In another embodiment, it is possible to have the device back lit by mounting the photocells on a transparent conductive layer in the assembly previously described as opposed to a reflective layer. When addressed by illuminating, each photocell produces a localized low voltage at the panel. A filter to allow only the passage light of a specific wavelength band identical to the laser's is deposited over each photocell in the two dimensional array. As a photocell is illuminated by the laser, it accumulates a charge where it touches the first transparent panel. This produces a voltage difference across the transparent panels and orients the liquid crystals in such a manner that light is polarized across it. Further effects of a polarizing filter across the front of the display makes these pixels appear black or other colors. An external light source is now used to illuminate the display at the back of the screen. This is accomplished as light from a source travels through a special filter that removes only the specific wavelengths allowed through the photocells' filter and illuminates a transparent conductive layer affixed to each photocell. As individual photocells are addressed, corresponding pixels on the LCD become active when charges are directed to them by the photocells, thus creating a display. When this charge dissipates, the laser would address a new selection of photocells for the next display.
For both embodiments, the photocell stores an electrical charge over a preset duration after which this charge leaks or dissipates. This memory effect keeps the pixel dark (or active) over a predetermined duration, which is a fraction of the time the laser takes to get back to the pixel after scanning the rest of the display producing a grey scale effect.
This invention maybe better understood and its numerous objects and advantages will become apparent to those skills in the art by reference to the accompany drawings as follows:
FIG. 1 is a diagrammatic layout of the main components as they are referred to in accordance with the present invention.
FIG. 2 is an enlarged view of the photocell array addressed by the scanning laser from the rear and illuminated from the front in accordance with the present invention.
FIG. 3 is an illustration of a matrix array of photocells as seen in view AA of FIG. 2 in accordance with the present invention.
FIG. 4 is a diagrammatic layout of multiple lasers scanning separate portions of the display to speed up the device in accordance with the present invention.
FIG. 5 is a diagrammatic layout of multiple lasers scanning the entire display to speed up the device in accordance with the present invention.
FIG. 6 is a layout similar to FIG. 2 with modifications for illumination at the back in accordance with the present invention.
FIG. 7 is a diagrammatic illustration of the laser's scanning sequence of an array of photocells in accordance with the present invention.
For a better understanding of the invention, reference is first made to the block diagram of FIG. 1 which illustrates the three main components of the device as they function to create a display. A scanning laser 1 is used to address and illuminate selected pixels on a photocell matrix array 2. These individually addressed pixels on the photocell matrix array direct a charge to the liquid crystal display (LCD) device 3, which has the same matrix configuration as the photocell array, such that the selected pixels addressed by the scanning laser appear on the LCD.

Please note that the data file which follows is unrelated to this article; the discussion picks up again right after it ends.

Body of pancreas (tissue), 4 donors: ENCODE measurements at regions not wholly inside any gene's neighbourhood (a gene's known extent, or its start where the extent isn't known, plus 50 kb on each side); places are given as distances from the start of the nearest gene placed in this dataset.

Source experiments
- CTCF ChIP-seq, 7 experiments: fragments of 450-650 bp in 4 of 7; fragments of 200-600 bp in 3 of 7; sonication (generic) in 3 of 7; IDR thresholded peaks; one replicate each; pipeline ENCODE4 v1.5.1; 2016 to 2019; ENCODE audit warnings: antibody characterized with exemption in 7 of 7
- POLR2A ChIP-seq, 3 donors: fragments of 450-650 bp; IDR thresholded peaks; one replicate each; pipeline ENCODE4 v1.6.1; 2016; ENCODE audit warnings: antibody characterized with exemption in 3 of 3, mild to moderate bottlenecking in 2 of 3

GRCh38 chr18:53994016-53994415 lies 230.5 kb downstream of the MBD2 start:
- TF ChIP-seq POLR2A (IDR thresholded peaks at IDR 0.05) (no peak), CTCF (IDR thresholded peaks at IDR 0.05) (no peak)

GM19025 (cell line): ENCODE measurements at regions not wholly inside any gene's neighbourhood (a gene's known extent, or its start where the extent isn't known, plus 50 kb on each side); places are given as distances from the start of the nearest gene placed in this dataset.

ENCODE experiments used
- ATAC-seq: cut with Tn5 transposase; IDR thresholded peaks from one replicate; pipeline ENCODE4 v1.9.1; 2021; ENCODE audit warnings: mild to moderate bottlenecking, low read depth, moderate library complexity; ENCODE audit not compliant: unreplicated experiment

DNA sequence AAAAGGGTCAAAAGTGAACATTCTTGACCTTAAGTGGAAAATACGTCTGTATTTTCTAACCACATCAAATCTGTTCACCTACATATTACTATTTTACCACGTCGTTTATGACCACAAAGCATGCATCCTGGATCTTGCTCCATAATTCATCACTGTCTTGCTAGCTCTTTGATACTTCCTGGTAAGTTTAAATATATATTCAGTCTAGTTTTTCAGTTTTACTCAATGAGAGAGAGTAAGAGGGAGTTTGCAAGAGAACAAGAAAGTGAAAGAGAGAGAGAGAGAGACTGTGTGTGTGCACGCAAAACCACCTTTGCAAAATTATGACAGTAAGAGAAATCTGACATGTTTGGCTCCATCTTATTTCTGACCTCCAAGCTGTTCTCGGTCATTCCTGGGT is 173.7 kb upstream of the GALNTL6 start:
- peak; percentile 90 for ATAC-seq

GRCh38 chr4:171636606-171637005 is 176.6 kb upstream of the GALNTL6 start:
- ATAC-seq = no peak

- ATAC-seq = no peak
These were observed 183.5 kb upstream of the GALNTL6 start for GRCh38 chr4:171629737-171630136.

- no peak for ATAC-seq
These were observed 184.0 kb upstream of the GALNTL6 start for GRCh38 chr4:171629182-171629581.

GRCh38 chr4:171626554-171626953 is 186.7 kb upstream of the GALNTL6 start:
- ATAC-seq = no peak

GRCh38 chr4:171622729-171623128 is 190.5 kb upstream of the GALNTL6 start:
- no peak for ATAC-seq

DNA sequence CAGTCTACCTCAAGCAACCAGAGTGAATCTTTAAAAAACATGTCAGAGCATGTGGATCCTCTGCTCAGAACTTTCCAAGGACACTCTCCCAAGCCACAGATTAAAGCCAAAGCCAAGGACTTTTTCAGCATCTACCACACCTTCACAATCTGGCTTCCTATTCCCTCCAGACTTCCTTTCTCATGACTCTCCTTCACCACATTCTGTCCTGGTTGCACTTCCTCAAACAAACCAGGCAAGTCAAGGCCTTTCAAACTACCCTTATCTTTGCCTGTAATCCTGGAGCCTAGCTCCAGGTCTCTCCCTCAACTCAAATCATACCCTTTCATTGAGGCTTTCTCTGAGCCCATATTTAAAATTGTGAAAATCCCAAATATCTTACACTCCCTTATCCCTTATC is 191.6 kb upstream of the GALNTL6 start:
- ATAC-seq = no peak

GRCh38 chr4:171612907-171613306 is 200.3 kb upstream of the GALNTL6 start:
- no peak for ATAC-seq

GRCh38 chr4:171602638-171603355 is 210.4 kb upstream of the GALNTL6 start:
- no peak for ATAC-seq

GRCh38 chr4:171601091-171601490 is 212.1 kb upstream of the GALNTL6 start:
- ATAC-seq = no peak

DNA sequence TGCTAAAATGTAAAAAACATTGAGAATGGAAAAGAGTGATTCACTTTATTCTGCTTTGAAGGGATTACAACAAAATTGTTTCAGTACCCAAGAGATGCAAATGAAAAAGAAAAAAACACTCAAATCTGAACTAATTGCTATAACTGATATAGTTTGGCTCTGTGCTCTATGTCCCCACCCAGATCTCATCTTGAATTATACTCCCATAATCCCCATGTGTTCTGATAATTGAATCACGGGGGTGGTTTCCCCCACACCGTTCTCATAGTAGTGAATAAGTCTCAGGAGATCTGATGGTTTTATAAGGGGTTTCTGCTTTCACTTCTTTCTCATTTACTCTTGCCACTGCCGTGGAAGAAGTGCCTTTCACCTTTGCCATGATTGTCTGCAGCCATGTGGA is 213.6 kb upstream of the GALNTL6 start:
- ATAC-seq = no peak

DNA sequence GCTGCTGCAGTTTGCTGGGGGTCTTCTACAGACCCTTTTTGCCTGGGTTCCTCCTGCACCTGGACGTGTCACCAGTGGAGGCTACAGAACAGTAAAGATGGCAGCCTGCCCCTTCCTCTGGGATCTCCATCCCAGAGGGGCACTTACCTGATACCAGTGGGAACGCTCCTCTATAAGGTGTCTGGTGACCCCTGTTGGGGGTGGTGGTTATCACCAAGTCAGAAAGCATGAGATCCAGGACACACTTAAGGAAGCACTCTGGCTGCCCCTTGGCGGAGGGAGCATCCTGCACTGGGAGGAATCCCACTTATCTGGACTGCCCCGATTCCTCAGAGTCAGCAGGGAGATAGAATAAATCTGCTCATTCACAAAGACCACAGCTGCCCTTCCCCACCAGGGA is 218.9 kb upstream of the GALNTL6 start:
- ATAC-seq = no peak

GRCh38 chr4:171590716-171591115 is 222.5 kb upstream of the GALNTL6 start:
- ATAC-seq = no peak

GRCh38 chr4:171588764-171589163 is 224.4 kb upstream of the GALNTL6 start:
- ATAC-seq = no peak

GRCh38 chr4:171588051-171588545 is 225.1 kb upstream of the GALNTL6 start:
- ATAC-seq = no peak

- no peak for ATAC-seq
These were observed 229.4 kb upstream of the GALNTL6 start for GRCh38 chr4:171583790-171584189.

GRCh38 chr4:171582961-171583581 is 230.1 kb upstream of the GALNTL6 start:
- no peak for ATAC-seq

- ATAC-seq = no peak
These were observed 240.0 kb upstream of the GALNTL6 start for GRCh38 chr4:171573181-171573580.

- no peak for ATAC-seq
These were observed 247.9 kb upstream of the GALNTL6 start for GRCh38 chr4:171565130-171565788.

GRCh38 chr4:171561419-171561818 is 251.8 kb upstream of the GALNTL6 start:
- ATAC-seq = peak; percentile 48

Referring now to FIG. 2, which illustrates the composition of the two dimensional photocell matrix array in FIG. 1, the scanning laser 1 addresses and illuminates pixels which collectively compose the desired display. Each of these pixels consists of a photocell 4 which when addressed by illuminating produces a low voltage at the transparent panel 5. The liquid crystals 6 are sandwiched between two transparent panels 8 & 5. The panel 8 also has a conductive transparent layer 7 deposited on its inner surface which could have the option of being patterned depending on the image quality desired. Layer 7 is kept at ground or at a different voltage than that to be achieved for the photocells at the other transparent panel 5. As a photocell 4 is illuminated by the laser, it accumulates a charge where it touches the panel 5. This produces a voltage difference across these pixels on panel 5 and layer 7 and orients the liquid crystal layer 6 in such a manner that light is polarized across it. Further effects of a polarizing filter 9 across the front of the display makes these pixels appear black or another color. An external light source 10 can be implemented to illuminate the display at the front of the display screen where the observer 10A is situated. This is accomplished as light travels through the polarizing filter 9, the transparent panel 8, and the liquid crystal layer 6 after which it is reflected off layer 11 passing back through the liquid crystal layer, transparent panel and polarizing filter directly to the observer 10A. The reflective surface 11 can be an integral part of the photocell 4 or a separate layer deposited on the outer side of panel 5. The photocell 4 could also be deposited on the inner side of panel 5. As individual photocells are addressed, corresponding pixels on the LCD become active when charges are directed to them by the photocells, thus creating a display. When this charge dissipates, the laser would address a new selection of photocells for the next display. The photocells store charges for a preset duration acting as a memory for the device. Variable illumination intensities on the photocell by the laser would result in variable amounts of charge stored producing a variable darkness display or grey scale display for the device.